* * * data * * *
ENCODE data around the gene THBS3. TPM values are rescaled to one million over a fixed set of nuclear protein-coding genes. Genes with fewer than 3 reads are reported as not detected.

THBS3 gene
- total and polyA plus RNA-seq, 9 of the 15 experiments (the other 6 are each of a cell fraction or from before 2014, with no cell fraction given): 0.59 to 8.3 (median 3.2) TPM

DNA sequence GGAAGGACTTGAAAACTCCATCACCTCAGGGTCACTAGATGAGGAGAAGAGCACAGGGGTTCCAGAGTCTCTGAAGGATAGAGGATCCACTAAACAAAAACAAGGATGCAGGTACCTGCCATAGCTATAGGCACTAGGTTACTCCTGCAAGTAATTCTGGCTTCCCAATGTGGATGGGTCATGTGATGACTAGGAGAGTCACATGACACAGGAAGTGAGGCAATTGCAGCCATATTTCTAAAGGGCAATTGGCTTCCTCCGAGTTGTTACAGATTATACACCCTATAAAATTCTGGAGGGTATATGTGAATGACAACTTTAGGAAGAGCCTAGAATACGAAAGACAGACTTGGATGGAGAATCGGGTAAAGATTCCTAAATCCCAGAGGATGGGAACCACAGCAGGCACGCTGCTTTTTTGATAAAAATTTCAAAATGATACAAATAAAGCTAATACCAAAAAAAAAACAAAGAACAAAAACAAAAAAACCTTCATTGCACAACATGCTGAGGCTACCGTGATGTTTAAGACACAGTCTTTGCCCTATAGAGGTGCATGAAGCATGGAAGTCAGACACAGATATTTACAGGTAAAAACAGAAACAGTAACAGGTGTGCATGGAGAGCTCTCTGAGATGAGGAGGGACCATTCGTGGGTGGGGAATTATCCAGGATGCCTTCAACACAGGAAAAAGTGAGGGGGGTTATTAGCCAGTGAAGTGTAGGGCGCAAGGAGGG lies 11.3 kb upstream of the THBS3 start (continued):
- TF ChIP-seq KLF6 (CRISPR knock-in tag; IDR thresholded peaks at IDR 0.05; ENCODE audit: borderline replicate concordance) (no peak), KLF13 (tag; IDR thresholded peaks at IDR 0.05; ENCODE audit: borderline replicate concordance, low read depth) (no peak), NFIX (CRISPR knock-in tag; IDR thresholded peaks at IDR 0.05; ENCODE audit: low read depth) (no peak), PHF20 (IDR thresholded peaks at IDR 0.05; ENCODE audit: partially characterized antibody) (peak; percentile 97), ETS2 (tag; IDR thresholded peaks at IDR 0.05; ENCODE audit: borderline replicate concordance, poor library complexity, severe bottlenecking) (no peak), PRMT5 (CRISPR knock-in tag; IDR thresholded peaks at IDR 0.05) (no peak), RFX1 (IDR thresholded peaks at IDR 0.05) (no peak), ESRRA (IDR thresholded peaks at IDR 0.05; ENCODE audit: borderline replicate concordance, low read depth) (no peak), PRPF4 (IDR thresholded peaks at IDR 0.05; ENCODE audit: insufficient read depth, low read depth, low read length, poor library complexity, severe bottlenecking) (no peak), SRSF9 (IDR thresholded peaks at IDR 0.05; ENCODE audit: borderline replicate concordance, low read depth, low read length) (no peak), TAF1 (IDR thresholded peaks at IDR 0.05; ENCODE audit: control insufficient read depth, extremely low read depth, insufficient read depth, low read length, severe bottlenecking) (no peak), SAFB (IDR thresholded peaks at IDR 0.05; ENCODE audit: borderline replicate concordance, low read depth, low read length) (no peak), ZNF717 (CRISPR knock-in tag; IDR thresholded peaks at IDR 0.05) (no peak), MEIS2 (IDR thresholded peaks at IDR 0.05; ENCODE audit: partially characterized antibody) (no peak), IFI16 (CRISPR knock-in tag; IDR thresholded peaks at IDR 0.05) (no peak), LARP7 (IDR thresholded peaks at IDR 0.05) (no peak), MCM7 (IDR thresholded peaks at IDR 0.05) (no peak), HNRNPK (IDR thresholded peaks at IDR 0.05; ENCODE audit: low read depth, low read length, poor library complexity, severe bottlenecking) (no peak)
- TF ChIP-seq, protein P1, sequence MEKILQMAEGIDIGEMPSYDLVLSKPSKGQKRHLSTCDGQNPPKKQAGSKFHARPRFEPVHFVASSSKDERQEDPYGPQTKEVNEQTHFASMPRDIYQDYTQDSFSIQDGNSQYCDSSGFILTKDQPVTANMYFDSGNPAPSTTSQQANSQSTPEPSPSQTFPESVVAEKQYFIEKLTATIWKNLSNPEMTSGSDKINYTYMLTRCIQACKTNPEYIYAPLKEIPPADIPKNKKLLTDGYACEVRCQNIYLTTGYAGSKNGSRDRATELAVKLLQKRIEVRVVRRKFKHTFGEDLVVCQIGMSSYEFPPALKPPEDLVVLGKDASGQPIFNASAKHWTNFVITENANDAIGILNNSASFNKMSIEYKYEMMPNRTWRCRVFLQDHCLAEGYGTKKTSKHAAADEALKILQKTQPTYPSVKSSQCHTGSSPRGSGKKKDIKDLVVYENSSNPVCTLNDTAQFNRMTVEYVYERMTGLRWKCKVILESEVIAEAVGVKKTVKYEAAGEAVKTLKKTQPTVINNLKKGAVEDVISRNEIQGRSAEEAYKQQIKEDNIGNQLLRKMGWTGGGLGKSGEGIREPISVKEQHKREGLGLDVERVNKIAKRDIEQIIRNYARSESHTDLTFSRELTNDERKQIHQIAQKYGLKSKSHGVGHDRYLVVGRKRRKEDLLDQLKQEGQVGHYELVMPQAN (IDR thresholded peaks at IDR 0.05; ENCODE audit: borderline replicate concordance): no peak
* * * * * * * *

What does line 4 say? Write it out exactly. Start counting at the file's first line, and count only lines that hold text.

DNA sequence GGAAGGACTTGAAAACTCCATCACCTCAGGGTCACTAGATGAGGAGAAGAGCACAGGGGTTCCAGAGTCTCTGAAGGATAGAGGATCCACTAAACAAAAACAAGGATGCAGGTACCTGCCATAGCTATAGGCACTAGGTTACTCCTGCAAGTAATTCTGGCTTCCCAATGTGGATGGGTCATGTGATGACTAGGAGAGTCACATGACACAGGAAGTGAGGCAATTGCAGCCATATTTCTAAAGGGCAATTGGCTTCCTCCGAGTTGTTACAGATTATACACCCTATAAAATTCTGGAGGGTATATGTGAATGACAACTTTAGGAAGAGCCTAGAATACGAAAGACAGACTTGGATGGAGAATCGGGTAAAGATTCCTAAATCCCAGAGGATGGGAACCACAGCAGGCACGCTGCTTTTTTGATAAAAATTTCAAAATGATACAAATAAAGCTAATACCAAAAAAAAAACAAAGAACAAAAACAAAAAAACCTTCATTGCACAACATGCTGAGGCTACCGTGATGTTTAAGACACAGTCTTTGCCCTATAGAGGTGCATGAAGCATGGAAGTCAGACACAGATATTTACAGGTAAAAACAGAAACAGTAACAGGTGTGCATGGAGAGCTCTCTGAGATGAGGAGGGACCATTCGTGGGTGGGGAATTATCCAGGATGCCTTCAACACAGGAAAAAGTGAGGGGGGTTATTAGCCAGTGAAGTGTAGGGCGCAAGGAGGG lies 11.3 kb upstream of the THBS3 start (continued):